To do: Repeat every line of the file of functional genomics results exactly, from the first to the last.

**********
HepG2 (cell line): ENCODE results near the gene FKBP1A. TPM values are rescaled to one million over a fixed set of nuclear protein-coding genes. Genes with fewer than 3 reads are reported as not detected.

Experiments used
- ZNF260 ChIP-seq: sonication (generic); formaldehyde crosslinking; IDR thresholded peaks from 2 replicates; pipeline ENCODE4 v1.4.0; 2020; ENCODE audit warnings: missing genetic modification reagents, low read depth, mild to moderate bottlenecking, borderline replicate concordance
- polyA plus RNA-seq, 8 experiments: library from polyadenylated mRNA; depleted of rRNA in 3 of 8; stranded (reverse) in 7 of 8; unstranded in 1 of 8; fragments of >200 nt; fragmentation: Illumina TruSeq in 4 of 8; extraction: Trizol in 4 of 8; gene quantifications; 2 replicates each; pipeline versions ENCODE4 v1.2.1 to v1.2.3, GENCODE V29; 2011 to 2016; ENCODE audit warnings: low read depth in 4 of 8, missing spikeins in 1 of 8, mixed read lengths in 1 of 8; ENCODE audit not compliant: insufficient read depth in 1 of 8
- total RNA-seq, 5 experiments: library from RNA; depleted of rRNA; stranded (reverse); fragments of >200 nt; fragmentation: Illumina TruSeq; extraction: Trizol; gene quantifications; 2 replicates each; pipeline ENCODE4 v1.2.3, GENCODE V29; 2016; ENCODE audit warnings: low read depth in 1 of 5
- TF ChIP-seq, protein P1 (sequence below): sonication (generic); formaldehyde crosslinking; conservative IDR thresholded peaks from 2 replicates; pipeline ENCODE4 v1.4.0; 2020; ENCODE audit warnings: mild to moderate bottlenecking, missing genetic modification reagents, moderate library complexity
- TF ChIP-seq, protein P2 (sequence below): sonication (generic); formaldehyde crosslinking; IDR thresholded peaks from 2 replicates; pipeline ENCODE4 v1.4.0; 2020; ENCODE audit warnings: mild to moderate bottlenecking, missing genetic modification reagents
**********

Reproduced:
HepG2 (cell line): ENCODE results near the gene FKBP1A. TPM values are rescaled to one million over a fixed set of nuclear protein-coding genes. Genes with fewer than 3 reads are reported as not detected.

Experiments used
- ZNF260 ChIP-seq: sonication (generic); formaldehyde crosslinking; IDR thresholded peaks from 2 replicates; pipeline ENCODE4 v1.4.0; 2020; ENCODE audit warnings: missing genetic modification reagents, low read depth, mild to moderate bottlenecking, borderline replicate concordance
- polyA plus RNA-seq, 8 experiments: library from polyadenylated mRNA; depleted of rRNA in 3 of 8; stranded (reverse) in 7 of 8; unstranded in 1 of 8; fragments of >200 nt; fragmentation: Illumina TruSeq in 4 of 8; extraction: Trizol in 4 of 8; gene quantifications; 2 replicates each; pipeline versions ENCODE4 v1.2.1 to v1.2.3, GENCODE V29; 2011 to 2016; ENCODE audit warnings: low read depth in 4 of 8, missing spikeins in 1 of 8, mixed read lengths in 1 of 8; ENCODE audit not compliant: insufficient read depth in 1 of 8
- total RNA-seq, 5 experiments: library from RNA; depleted of rRNA; stranded (reverse); fragments of >200 nt; fragmentation: Illumina TruSeq; extraction: Trizol; gene quantifications; 2 replicates each; pipeline ENCODE4 v1.2.3, GENCODE V29; 2016; ENCODE audit warnings: low read depth in 1 of 5
- TF ChIP-seq, protein P1 (sequence below): sonication (generic); formaldehyde crosslinking; conservative IDR thresholded peaks from 2 replicates; pipeline ENCODE4 v1.4.0; 2020; ENCODE audit warnings: mild to moderate bottlenecking, missing genetic modification reagents, moderate library complexity
- TF ChIP-seq, protein P2 (sequence below): sonication (generic); formaldehyde crosslinking; IDR thresholded peaks from 2 replicates; pipeline ENCODE4 v1.4.0; 2020; ENCODE audit warnings: mild to moderate bottlenecking, missing genetic modification reagents